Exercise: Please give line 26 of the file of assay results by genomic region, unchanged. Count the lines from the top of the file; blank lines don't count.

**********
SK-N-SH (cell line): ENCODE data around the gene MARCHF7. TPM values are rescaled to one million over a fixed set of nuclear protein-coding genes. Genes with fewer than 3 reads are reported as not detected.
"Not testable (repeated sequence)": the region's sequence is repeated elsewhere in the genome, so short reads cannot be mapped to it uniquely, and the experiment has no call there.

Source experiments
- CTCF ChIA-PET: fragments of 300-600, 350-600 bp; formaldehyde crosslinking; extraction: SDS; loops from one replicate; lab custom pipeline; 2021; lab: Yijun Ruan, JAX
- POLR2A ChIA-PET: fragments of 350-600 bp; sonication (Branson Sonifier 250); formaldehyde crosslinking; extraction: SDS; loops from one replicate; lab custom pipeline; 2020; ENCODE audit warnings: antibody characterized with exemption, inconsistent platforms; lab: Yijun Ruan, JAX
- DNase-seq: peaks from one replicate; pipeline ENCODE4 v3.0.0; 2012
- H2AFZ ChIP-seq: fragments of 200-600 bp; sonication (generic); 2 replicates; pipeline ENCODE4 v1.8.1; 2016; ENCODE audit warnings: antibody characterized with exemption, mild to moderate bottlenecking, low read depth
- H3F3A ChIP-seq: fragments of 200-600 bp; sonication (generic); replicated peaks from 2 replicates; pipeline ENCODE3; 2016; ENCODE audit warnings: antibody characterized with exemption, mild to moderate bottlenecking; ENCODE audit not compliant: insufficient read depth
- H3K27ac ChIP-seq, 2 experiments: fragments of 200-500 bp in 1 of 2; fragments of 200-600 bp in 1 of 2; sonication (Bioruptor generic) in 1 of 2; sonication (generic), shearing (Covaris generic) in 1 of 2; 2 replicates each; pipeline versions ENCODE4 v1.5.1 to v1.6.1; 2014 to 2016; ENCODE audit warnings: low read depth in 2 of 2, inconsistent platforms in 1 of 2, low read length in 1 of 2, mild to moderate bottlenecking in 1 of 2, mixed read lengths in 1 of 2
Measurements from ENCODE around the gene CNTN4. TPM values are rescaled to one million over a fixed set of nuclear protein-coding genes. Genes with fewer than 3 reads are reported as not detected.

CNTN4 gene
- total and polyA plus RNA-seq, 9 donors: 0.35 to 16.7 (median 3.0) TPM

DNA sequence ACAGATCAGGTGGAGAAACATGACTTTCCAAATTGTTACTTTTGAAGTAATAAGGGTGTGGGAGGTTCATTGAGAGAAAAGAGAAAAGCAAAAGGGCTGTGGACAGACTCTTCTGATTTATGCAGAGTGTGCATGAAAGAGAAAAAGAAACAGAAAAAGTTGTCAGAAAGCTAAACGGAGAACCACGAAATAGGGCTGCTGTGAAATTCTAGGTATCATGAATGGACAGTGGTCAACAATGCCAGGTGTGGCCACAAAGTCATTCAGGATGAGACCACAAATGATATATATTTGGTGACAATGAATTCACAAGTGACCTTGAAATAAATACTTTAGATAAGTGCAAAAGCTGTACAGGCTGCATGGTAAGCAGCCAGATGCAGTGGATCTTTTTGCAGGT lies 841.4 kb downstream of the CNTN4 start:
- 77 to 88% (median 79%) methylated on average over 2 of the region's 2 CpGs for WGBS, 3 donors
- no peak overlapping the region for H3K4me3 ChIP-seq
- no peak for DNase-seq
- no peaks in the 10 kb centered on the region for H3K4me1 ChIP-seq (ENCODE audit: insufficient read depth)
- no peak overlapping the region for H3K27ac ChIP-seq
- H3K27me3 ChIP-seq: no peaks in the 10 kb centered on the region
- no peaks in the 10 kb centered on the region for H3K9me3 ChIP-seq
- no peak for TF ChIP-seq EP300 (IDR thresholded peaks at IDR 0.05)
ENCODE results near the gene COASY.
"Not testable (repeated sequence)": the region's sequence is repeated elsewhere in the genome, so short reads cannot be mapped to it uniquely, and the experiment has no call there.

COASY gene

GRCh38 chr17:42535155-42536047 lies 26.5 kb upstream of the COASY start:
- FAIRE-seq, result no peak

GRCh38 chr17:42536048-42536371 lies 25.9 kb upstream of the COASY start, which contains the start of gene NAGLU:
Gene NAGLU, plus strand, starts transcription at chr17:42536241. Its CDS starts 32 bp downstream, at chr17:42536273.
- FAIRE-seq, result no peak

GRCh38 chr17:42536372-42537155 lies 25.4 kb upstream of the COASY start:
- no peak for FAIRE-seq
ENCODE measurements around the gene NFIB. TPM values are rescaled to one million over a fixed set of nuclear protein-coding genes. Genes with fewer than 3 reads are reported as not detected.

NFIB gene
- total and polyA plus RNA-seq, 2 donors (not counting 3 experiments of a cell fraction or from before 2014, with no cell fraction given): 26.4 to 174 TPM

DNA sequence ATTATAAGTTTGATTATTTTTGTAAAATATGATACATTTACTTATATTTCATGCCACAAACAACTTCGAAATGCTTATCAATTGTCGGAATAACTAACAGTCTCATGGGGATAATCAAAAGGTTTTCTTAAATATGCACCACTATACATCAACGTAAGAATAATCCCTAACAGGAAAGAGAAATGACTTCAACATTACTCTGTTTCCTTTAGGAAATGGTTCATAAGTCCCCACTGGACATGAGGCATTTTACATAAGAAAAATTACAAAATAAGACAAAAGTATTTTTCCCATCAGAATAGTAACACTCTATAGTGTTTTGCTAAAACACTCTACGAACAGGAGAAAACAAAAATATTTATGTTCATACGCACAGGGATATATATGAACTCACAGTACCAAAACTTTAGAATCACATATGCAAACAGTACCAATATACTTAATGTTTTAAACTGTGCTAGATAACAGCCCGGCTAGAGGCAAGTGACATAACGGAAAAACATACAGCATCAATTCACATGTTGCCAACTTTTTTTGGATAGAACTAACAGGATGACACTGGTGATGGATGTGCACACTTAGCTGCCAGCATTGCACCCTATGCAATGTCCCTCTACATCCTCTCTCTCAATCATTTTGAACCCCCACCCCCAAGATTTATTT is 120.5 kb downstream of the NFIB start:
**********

- FAIRE-seq, result no peak